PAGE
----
I make a reversed plate by conditioning polymer, rolling out a sheet (thickest setting on pasta machine), dusting it with talcum powder as a mold release, then rolling it onto the  carved texture plate.  If you've used the right amount of mold release, you should get a nice even impression that can be baked and itself used as texture.
Polymer clay texture plates:  Whether you are planning on carving polymer clay or metal clays or you just want to make your own texture plates for either material, this technique will help.  
Condition metallic polymer clay** (recommended brands: Premo, Kato) by putting it through the pasta machine 15-18 times at the medium setting.  Next, put the sheet of clay through the pasta machine at the thickest setting then cut it into rectangles, approximately 4 x 3 1/2" (or smaller). 

Cleaning your hands: It's difficult to wash polymer clay residue off your hands.  Polymer resists soap.  Better to first slather your hands with hand lotion, any brand, then wipe down vigorously with a paper towel.  Now soap and water will finish the job.

Bake the rectangles in the following way:  Use a perfectly flat oven proof surface (I use 1/4" plate glass**) onto which you've placed a sheet of waxed paper.  Group several polymer rectangles onto the waxed paper, leaving 1/8" between them.  Put another sheet of waxed paper on top of the polymer rectangles, and on top of that put a sheet of 1'4" plate glass (or other heavy flat surface). Bake this 'sandwich' (plate glass, waxed paper, polymer, waxed paper, plate glass) for 45 minutes to an hour.  The weight of the glass keeps the polymer perfectly flat and free of air bubbles.  Heated along with the polymer, the waxed paper deposits a fine layer of wax onto the surface of the polymer: The wax lubricates your carving tool, making this surface a joy to carve.

These polymer 'plates' can be used as warm-ups or practice plates before carving metal clay, for working out your designs, or for carving your own name stamp.  Carved with your own unique designs they make great texture plates for texturing polymer or metal clay (use mold release appropriate to the material you are texturing).

*Although Kato and Fimo will also work, I prefer Premo metallics, especially blue mixed with gold (to make green).  Premo is more flexible than Fimo and I prefer it over Kato.  These 3 clays are the strongest, an important attribute if you plan on using this process to make texture plates.  Many people ask me why I prefer metallics for carving.  My (not particularly edifying) answer is that metallics are better.  I'm not being evasive; I'm just not sure how to account for the preference.  It's possible that the microscopic metal particles in metallic clay do something akin to lubricating the tool as it slides along its path.  It's possible that there's some other ingredient in metallic clays that account for it.  Regardless of why, I do prefer metallics, but don't take my word for it.  Try it your self and tell me what you think.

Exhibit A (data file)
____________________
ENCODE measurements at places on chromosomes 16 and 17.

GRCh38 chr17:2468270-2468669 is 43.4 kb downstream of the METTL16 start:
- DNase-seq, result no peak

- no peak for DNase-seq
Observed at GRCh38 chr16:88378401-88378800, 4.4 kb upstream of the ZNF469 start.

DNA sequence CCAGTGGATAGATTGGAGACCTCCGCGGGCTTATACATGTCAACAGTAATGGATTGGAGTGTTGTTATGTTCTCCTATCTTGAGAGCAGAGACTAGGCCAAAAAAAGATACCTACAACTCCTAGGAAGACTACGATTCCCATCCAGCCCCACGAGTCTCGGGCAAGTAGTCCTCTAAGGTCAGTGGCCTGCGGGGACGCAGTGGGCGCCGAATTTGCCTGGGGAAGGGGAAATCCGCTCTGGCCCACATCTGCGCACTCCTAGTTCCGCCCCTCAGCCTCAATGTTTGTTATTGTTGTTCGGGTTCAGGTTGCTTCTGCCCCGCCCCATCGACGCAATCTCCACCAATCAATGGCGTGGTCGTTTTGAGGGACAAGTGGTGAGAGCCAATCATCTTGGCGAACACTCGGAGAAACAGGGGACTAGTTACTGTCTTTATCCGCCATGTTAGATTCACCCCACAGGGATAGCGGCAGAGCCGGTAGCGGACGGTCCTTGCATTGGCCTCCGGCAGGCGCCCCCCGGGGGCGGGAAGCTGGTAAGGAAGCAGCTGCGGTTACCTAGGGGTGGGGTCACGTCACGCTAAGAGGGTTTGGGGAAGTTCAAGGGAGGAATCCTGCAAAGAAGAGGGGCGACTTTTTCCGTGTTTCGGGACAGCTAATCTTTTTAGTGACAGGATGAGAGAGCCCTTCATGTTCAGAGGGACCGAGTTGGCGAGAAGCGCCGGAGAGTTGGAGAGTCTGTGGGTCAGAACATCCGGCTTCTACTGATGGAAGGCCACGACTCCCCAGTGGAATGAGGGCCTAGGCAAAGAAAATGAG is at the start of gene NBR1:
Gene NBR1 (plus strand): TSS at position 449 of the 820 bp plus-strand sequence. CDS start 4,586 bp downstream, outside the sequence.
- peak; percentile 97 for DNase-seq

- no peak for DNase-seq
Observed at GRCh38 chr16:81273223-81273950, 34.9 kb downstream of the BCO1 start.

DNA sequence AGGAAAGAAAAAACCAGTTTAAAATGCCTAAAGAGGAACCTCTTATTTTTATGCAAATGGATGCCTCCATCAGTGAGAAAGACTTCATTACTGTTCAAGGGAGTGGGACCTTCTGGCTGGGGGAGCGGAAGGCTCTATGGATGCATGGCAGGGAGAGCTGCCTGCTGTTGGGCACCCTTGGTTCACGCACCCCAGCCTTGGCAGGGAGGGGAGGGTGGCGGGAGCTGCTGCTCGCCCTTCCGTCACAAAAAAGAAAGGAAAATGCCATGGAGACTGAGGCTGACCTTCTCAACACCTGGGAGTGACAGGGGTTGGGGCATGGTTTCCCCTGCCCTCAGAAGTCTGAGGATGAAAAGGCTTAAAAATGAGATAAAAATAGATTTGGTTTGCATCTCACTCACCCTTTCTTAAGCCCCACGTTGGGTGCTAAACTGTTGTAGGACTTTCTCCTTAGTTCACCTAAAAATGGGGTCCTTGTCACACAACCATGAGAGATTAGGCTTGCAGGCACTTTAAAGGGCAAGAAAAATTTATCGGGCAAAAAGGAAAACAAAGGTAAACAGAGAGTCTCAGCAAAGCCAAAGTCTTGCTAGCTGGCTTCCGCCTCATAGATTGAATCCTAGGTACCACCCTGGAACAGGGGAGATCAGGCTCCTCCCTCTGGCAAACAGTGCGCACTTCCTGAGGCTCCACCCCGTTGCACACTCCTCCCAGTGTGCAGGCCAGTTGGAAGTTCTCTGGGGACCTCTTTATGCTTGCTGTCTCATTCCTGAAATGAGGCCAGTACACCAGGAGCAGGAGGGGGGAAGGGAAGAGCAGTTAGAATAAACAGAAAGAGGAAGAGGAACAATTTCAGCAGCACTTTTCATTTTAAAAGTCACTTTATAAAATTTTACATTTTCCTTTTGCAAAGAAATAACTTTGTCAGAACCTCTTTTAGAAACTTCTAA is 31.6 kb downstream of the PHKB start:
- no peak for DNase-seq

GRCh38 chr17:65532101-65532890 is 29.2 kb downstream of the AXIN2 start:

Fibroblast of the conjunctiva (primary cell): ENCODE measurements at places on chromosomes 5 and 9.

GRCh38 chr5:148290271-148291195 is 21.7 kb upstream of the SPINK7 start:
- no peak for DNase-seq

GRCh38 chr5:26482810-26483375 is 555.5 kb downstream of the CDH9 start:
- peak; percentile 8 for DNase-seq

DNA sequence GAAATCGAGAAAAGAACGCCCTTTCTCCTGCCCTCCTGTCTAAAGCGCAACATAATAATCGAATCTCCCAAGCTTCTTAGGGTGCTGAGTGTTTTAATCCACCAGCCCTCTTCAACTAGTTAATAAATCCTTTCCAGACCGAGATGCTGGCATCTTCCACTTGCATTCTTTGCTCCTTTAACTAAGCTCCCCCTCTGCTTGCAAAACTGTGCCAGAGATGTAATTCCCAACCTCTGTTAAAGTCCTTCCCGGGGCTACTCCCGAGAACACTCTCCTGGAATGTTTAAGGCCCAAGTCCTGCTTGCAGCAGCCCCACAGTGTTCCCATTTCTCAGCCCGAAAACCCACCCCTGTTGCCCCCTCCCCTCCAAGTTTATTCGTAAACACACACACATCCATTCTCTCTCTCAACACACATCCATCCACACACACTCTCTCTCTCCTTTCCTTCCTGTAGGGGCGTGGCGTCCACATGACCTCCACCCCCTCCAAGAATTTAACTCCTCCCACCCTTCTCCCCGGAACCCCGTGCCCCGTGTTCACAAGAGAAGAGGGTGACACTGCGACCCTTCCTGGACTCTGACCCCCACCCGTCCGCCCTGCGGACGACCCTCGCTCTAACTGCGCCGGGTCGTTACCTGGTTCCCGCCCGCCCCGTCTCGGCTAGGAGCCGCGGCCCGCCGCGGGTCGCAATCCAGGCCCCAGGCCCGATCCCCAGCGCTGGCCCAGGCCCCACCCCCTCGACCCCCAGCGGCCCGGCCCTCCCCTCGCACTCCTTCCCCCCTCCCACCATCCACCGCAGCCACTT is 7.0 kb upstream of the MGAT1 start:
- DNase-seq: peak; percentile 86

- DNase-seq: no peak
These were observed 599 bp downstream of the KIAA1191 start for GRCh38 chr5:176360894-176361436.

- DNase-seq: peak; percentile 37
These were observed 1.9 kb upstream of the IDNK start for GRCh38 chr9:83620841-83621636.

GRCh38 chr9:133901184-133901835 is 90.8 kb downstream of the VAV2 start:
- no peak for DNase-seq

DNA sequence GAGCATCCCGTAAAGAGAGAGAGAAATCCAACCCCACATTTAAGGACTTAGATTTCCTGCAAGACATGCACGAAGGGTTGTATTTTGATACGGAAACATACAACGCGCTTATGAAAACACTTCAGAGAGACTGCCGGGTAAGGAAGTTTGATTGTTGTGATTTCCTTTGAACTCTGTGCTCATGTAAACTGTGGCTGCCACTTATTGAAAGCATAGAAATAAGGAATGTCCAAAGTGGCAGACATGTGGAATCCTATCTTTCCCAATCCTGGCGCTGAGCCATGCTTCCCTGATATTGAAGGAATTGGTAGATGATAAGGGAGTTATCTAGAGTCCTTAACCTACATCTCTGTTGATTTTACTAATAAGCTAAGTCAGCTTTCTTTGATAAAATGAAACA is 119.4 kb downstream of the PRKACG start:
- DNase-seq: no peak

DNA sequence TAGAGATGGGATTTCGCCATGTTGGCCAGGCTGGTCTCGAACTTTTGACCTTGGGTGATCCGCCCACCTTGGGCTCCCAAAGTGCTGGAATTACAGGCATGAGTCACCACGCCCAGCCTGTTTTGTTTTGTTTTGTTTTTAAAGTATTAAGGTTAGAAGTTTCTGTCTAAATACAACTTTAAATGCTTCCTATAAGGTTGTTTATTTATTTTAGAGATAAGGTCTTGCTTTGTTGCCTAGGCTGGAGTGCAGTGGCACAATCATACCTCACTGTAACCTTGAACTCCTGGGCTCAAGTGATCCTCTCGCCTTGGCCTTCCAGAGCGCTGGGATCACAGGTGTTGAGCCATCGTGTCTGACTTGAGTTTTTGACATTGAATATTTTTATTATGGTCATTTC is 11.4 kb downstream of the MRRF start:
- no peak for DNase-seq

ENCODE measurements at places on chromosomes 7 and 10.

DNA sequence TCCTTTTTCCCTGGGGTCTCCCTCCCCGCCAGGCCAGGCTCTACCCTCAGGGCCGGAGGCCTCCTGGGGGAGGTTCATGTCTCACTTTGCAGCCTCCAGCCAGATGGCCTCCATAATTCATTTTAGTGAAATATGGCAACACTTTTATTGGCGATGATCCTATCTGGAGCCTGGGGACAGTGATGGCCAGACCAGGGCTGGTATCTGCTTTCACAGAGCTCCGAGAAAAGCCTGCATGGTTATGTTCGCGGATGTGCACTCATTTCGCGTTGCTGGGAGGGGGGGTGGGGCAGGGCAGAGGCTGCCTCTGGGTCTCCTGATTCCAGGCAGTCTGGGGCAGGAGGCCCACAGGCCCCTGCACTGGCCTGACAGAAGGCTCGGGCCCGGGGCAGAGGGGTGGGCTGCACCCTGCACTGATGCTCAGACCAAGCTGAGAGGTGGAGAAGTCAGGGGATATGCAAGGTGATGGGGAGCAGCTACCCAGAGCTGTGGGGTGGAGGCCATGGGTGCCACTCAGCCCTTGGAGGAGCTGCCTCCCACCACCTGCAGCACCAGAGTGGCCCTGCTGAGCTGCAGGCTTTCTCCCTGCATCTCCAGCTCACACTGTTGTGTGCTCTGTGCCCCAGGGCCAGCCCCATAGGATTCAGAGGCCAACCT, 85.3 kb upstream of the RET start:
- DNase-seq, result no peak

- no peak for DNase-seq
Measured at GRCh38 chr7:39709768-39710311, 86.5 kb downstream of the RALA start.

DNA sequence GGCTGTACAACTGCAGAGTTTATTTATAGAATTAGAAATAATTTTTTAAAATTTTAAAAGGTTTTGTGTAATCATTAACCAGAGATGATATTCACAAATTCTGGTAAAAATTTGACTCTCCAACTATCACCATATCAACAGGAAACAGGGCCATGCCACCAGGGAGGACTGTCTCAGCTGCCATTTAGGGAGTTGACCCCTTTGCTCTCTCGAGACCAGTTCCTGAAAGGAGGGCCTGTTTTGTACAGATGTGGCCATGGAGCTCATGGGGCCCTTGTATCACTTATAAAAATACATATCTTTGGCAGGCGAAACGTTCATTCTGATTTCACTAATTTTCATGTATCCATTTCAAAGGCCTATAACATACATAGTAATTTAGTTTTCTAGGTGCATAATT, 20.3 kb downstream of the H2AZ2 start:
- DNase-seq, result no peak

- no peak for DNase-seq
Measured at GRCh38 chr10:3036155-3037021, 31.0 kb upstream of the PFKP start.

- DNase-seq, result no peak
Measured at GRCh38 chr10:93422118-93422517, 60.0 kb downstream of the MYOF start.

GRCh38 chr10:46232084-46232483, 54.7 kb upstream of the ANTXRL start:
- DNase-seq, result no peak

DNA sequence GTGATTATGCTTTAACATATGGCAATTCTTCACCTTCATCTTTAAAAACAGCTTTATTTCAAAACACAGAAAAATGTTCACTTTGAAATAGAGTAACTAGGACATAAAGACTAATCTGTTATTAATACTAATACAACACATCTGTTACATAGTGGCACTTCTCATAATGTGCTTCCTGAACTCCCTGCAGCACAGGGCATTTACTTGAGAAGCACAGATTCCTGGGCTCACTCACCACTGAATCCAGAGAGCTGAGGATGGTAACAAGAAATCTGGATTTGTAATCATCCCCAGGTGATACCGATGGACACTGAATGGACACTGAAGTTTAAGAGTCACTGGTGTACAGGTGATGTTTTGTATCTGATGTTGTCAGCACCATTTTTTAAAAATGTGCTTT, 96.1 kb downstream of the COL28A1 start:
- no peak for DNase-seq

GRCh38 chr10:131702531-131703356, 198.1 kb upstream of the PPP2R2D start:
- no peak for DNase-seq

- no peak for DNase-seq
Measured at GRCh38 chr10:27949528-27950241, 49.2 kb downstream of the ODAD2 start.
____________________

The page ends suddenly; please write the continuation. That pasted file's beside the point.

**Note on plate glass (aka "Float" glass).  This is cheap and easy to find at any auto glass store (although they call it different names in different parts of the country): it's strong and lasts a long time if handled with reasonable care, even when used for baking palettes.  The store will cut it into any size you want (I use 6x6" pieces and 7x9" pieces).  Ask the glass store to smooth the edges so they won't be sharp.  Don't go too much larger on the size as it gets harder to handle safely.  Plus, it insulates the polymer from the heat and that translates into much longer bake times.

Ovens:  This deserves a lot more space, but I'll just make two points: The oven you use must be able to maintain the correct temperature (see polymer  package).  Burning polymer is toxic to breathe.  I have never seen a toaster oven that will do a decent job baking polymer.  They either under bake it or burn it.  Convection ovens are better.  You can also do what I do, in my kitchen oven:  I invert a disposable turkey pan over my tray of polymer so the plasticizer goes onto the turkey pan, not my oven's walls.  My stove is circa 1940's and is a Speedy Baker.  It's very accurate so I use it for everything.  Bear in mind, I don't do production baking, either polymer or food, and after the polymer baking cycle, I leave the oven on for 10 minutes to burn off any additional yuckiness from the plastisizers.

Additional tips on carving polymer clay: Warming the baked polymer slightly under your desk light makes carving smoother.  Raise the piece you are carving to the right height for your neck.  You won't want to continue any activity that results in neck or back pain. I keep whatever I'm carving on a little sachet pillow placed on top of a big dictionary on my desk.  This allows me to keep my back straight and my neck in the right position.
Use the best tools you can afford.  Your carving will reflect your choices.  I use two types of gouges: Dockyard, which I also sell, and a truly lovely brand from Japan available from McClain's printmaking supplies in Seattle.  

Next blog post I'll write about carving...stay tuned!